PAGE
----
Dr. Harold Drayton's 'Accidental Life' celebrated
June 21, 2018
In the midst of an 80-day general strike that crippled Guyana in 1963, Dr. Harold Drayton somehow managed to work around the dangerous civil unrest to establish the University of Guyana (UG).
Barely 10 months after acquiescing to late President Dr. Cheddi Jagan’s request to return home after a 13-year-absence to lead the historic process, the national university opened at Queen’s College which was the temporary home for the first six years before the Turkeyen campus was launched in 1970.
Drayton, who was 33 years old at the time and a first-year zoology lecturer at the Kwame Nkrumah University of Science & Technology in Ghana, passed away in his 88th year on March 11 in Maryland.
The University of Guyana Guild of Graduates Ontario (UGGGO) celebrated the eminent academic life and launched his 912-page memoir, ‘An Accidental Life’, in Toronto on May 5.
UGGGO founding member Harry Hergash, who was among 179 students selected for admission to the university’s first-year classes, became a close friend of Drayton.
“Upon reflection, I believe he was the right man for the job,” said the 1969 graduate who was awarded the natural sciences department Most Outstanding Student prize. “It wasn’t his decision whether UG should be independent of the University of the West Indies. It was his decision to give Guyana an independent university as the politicians had already made that decision.”
Drayton was UG’s first deputy vice-chancellor and the head of the biology department from 1963 to 1972.
Hergash was one of 25 students in Drayton’s first biology class.
“None of the professors I had could compare with Harold,” he said. “He was a staunch nationalist who strongly believed that UG had a key role to play in promoting racial understanding and national unity. For that reason, the degree programs were designed so that students had to do courses in world civilization and Caribbean history. He taught a social biology course which was compulsory for those studying social sciences & the arts. It was one of the courses that made UG very unique…He was not only my professor, but a friend and mentor. In my view, he was one of the Caribbean’s most foremost intellectuals."
Taharimoon Ali, who spent five years at UG, said Drayton deeply cared about his students.
“Not only was he an incredible lecturer and educator, but he was always interested in you as a person,” she pointed out. “He was always encouraging you to do better. He imbued in me the desire to work harder. This was a man who had a special way of building your confidence and making you feel that you could do anything. In addition, he was the best example of a disseminator of knowledge.”
‘An Accidental Life’ provides a portrait of Drayton who played a major role in the history of education and health in the Caribbean. During his tenure at UG, he introduced curriculum and training for public health professionals that are widely adopted across the region.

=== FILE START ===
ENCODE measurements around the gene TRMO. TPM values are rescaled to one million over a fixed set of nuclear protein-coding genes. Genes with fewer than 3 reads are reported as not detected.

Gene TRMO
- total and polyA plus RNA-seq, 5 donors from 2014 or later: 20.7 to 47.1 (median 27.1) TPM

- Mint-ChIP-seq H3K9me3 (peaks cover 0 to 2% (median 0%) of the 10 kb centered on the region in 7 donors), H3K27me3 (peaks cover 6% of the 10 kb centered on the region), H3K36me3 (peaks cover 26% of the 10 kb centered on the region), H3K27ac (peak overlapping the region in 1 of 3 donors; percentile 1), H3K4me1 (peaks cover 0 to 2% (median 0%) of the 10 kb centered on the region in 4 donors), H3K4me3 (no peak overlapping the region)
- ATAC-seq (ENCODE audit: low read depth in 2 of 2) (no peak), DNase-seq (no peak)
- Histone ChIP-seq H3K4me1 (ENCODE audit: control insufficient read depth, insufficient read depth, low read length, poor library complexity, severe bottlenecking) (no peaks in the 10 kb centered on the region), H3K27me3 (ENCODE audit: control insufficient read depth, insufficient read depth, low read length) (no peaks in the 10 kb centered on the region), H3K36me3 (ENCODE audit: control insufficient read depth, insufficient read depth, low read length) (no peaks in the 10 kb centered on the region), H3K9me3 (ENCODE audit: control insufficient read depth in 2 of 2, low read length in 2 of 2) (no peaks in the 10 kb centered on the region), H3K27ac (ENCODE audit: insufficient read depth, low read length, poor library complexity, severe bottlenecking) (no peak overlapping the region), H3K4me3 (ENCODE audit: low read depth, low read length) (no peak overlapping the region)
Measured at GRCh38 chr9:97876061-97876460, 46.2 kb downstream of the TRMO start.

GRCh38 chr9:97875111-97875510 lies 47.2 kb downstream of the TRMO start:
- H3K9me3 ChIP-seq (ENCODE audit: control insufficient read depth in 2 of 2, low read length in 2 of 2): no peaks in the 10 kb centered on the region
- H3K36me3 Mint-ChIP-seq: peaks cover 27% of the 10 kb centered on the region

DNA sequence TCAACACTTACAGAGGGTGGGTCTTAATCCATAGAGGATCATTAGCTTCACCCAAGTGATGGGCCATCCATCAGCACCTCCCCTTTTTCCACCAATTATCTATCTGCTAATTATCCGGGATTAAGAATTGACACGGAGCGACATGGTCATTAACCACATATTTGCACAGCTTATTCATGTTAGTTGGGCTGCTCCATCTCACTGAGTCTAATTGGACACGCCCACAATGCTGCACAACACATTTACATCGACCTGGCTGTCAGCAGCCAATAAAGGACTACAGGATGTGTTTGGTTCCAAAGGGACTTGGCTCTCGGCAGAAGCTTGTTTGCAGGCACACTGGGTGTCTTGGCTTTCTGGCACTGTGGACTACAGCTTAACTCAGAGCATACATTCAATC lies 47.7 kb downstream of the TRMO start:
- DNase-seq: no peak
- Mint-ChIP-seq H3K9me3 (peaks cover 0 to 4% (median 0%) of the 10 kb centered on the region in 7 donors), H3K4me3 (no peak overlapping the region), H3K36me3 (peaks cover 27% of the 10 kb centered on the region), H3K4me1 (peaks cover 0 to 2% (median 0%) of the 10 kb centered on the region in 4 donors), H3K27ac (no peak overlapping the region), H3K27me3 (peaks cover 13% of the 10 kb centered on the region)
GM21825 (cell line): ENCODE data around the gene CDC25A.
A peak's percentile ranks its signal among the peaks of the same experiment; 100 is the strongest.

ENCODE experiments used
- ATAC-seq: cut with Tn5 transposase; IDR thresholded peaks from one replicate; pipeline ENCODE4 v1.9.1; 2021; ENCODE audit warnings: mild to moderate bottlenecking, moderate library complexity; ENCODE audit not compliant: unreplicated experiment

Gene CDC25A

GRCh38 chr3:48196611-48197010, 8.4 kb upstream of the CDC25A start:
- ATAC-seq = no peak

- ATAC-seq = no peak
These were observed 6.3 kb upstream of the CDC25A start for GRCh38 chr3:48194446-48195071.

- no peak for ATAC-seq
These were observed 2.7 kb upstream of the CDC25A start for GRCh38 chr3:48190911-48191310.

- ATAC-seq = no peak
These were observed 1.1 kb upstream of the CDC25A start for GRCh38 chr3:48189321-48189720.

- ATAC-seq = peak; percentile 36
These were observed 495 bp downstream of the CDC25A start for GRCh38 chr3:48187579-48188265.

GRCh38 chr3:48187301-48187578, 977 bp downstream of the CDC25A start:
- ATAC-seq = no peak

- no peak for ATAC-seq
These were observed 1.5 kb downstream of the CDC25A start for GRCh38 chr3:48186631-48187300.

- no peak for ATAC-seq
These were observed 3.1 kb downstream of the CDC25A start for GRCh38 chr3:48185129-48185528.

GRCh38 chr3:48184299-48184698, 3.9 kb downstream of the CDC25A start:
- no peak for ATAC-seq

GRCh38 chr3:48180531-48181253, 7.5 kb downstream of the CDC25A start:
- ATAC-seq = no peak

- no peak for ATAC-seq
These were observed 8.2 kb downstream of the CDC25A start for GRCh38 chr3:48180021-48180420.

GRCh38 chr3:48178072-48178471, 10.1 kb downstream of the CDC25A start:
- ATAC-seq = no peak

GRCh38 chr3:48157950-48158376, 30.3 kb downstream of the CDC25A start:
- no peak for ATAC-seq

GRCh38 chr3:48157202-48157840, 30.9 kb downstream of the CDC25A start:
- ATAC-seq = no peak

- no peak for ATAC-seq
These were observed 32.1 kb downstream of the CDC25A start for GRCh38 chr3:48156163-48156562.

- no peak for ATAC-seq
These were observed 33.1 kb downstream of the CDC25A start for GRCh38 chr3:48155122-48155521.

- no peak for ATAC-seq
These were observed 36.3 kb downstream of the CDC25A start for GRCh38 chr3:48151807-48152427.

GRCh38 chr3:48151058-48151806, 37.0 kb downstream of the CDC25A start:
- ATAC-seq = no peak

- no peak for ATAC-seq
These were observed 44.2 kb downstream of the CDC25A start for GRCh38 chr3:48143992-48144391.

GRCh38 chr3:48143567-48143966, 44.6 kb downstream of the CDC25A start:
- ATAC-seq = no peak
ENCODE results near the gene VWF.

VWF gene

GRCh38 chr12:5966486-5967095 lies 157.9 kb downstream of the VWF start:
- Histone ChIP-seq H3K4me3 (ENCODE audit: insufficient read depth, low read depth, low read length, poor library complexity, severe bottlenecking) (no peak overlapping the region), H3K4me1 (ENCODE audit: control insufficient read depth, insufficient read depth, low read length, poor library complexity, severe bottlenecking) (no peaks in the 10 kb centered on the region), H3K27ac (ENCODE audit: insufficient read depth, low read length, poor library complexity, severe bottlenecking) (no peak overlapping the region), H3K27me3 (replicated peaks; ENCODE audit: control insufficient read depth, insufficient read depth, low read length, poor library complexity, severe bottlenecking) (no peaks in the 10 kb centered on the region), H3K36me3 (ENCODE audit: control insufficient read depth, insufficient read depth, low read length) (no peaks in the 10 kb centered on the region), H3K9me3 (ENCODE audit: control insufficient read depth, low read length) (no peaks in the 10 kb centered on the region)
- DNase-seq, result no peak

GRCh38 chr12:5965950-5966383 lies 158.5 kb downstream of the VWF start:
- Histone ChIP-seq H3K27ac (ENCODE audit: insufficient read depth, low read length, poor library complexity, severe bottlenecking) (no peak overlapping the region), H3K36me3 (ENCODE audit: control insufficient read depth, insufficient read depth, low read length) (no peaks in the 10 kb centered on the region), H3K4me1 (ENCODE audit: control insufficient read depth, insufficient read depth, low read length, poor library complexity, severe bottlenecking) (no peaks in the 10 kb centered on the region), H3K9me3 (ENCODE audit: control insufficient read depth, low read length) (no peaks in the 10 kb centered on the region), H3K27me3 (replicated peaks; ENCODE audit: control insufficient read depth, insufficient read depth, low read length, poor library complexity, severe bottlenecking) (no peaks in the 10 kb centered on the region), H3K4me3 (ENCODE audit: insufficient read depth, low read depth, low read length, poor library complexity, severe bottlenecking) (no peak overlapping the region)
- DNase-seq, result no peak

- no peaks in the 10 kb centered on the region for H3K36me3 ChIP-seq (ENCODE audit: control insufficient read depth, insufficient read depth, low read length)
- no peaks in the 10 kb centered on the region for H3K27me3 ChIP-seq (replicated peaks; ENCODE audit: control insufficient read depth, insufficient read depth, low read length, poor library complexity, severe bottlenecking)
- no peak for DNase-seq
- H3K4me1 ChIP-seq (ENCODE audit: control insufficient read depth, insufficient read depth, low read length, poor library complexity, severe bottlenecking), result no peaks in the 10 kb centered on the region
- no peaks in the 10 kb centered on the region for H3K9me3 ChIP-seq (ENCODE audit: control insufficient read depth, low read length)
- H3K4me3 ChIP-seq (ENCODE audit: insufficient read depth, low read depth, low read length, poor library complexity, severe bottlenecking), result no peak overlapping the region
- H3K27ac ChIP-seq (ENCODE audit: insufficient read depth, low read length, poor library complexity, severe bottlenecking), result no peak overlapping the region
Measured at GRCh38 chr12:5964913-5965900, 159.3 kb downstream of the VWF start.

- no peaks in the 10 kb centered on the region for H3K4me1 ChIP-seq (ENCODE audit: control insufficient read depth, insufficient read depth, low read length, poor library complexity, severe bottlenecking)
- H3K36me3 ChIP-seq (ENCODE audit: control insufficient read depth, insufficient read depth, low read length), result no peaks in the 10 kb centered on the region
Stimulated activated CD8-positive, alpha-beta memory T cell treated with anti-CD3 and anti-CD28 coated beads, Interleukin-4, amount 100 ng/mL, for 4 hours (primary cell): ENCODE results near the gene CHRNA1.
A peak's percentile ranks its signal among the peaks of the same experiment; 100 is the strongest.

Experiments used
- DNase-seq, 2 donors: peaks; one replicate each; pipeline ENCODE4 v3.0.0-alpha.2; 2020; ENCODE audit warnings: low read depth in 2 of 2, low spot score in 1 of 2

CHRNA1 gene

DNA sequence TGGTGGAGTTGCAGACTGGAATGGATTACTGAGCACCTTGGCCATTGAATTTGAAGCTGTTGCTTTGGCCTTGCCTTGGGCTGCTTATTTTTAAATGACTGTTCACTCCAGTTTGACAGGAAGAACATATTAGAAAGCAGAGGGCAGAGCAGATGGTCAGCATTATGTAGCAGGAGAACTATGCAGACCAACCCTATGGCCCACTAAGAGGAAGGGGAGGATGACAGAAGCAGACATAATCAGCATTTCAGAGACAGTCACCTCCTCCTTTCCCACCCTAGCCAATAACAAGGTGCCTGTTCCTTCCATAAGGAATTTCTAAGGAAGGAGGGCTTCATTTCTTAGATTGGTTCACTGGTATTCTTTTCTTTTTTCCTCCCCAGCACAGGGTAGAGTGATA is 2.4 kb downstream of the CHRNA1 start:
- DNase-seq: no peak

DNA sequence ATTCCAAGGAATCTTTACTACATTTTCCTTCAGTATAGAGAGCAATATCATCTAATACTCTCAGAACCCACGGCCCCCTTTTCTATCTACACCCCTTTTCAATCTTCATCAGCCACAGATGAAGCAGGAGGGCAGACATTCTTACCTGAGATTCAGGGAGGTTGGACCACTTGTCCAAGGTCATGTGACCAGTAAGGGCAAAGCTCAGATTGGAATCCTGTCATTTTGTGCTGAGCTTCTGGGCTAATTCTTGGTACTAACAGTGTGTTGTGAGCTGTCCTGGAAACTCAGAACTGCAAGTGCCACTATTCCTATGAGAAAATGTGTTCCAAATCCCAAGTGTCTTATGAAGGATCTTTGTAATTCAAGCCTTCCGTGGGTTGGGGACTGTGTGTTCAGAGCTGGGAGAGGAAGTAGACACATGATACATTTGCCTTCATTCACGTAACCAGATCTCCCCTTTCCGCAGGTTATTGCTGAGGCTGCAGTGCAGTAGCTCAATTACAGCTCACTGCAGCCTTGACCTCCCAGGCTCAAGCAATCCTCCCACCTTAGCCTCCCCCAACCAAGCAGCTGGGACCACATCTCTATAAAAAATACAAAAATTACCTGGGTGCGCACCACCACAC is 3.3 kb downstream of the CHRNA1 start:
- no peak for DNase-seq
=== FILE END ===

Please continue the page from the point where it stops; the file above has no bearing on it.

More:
University of Toronto associate professor Dr. Alissa Trotz attended Drayton’s funeral and spoke at the celebration of his life and the book launch.
He was the best man at her parents wedding in 1965 in Guyana.
“Harry was absolutely a staunch nationalist, but he was only that because he was also always a Caribbean regionalist and he was that because he was always a socialist internationalist,” said Trotz who was a law student at UG in 1995. “In other words, what allowed him to be Guyanese came by a geo-political literacy that was truly international and it reached out beyond borders.
“It is important for us to remember that because today, our country and those of us in the Diaspora are afflicted by all kinds of parochialisms that breed a certain kind of ridiculous illiteracy. It is either that we are Guyanese and we are better than somebody else or there is the race and class thing. The book really reminds us of something larger and grander. It reminds us of another way to be Guyanese and there are so many incredible examples in this book.”
Anyin Choo, Guyana’s new consul general in Toronto and a UG graduate, also paid tribute to Drayton who, because of political circumstances, was forced to relocate to Barbados in 1972.
“Even though his career took him to different places around the world, he always stayed connected to Guyana and was always willing to provide his expertise in whatever way he could,” said Choo who has a computer science diploma from UG. “…I shudder to think what might have been if there was no UG. What would have happened to the thousands of graduates who benefitted from the strong academic foundation laid by Professor Drayton and his colleagues who worked feverishly to realize the dream and the vision of our tertiary education institute that is UG?”
Blindsided by the announcement that the UGGGO – which has been dormant since 2014 after its establishment 22 years ago – would cease to exist after the event, Choo promised to work with Hergash to resuscitate the organization and bring younger graduates residing in the province into the fold.
Earlier this year, the UGGGO sent its last remaining funds – Can$5,300 – to be used to refurbish the library.
Hergash said the nine awards the organization established for UG students will continue.
“The awards are funded by the interest and the money we invested in trust accounts in Guyana,” he added.
An award, named after Drayton, is presented to the student who demonstrates outstanding leadership during the academic year.
Drayton’s wife of 20 years, Guyanese-born Dr. Vonna Drayton – an epidemiologist and former UG project manager – attended the event.